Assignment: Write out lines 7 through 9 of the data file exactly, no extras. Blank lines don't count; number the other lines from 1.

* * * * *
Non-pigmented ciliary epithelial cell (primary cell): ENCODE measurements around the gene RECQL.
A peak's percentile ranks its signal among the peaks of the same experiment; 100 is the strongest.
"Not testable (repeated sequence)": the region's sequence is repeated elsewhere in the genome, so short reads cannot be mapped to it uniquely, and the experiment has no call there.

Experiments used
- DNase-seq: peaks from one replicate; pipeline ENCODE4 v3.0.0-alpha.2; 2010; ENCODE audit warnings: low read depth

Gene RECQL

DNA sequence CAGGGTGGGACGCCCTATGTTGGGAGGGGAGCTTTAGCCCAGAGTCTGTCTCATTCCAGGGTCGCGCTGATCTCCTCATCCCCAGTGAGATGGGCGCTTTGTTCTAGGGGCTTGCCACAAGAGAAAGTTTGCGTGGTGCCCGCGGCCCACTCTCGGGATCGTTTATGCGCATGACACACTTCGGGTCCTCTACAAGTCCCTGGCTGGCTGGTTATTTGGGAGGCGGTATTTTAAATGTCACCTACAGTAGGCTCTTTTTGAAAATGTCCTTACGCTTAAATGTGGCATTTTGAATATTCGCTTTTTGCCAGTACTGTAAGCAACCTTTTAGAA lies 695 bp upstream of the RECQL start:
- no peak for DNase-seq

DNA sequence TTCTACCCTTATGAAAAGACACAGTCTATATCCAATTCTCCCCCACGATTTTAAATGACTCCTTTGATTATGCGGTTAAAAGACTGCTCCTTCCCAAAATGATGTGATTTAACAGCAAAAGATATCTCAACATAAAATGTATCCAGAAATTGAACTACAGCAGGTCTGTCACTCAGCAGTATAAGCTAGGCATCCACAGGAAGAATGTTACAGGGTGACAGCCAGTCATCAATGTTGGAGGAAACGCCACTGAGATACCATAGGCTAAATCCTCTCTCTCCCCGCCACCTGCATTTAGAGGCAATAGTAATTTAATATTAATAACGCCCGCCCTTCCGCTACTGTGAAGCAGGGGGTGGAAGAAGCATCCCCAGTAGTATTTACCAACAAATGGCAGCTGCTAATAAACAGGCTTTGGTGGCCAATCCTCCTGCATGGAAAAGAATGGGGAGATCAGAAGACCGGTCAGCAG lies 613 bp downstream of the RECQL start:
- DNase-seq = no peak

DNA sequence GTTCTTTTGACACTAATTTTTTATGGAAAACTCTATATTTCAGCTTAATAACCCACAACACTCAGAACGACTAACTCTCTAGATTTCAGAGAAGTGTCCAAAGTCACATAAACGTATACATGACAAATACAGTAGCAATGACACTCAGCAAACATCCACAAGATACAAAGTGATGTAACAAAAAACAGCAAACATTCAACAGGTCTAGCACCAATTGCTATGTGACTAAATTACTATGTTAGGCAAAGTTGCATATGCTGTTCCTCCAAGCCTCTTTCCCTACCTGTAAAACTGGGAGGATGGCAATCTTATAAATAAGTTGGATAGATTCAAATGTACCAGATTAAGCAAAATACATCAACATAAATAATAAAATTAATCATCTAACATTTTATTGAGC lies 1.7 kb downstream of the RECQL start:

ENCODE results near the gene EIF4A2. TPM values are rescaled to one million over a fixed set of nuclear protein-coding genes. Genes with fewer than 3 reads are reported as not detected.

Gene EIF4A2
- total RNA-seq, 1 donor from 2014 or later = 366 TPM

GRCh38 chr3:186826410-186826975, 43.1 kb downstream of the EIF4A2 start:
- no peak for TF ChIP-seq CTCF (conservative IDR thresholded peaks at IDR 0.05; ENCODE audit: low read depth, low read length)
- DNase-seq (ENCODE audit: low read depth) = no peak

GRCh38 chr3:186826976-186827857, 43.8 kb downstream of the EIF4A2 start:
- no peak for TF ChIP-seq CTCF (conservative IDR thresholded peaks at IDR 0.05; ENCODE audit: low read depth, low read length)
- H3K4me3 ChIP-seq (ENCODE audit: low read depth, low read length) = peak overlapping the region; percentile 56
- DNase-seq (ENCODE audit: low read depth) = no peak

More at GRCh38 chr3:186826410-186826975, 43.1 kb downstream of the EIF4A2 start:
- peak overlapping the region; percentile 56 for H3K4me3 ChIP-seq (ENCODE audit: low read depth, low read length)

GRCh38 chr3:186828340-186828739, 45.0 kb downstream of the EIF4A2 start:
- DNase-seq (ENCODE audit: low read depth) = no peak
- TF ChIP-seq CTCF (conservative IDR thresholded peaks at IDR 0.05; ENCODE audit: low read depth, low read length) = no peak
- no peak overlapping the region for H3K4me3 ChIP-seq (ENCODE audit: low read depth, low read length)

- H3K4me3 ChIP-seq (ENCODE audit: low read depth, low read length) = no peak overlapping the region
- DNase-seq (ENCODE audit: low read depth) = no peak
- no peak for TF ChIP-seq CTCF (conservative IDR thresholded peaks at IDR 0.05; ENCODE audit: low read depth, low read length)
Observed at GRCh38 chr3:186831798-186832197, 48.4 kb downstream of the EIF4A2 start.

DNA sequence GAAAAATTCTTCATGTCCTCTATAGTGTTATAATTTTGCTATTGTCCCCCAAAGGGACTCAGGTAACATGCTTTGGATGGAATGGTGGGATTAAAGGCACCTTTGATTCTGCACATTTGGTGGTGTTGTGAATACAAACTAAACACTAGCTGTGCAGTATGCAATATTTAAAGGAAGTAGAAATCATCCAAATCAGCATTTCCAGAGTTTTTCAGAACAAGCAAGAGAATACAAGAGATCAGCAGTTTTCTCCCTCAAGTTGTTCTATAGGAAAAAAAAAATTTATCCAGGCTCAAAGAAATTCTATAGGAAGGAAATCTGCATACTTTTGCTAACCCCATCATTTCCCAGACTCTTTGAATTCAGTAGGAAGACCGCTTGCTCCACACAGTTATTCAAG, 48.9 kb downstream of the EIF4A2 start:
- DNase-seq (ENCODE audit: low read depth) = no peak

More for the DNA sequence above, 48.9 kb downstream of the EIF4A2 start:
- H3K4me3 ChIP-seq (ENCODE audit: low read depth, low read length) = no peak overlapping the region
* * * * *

DNA sequence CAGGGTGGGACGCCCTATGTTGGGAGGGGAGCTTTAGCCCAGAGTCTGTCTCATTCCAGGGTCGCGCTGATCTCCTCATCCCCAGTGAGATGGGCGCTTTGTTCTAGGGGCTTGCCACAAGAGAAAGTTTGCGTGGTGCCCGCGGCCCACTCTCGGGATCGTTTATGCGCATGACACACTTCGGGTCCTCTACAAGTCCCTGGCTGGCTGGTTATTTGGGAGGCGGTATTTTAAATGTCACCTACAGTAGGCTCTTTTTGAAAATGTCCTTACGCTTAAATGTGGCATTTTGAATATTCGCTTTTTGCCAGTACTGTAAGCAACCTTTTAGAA lies 695 bp upstream of the RECQL start:
- no peak for DNase-seq

DNA sequence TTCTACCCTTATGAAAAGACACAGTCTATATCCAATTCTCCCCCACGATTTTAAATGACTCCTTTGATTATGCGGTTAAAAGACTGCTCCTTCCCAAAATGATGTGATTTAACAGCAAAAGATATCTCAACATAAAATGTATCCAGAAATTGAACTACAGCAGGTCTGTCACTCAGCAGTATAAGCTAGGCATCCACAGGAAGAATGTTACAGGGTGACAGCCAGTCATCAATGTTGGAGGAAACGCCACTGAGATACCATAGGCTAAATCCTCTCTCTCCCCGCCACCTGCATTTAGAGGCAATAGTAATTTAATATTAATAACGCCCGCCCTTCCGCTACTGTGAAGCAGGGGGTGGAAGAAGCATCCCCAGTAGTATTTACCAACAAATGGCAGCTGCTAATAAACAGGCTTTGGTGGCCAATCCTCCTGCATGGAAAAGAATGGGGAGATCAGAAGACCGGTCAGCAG lies 613 bp downstream of the RECQL start: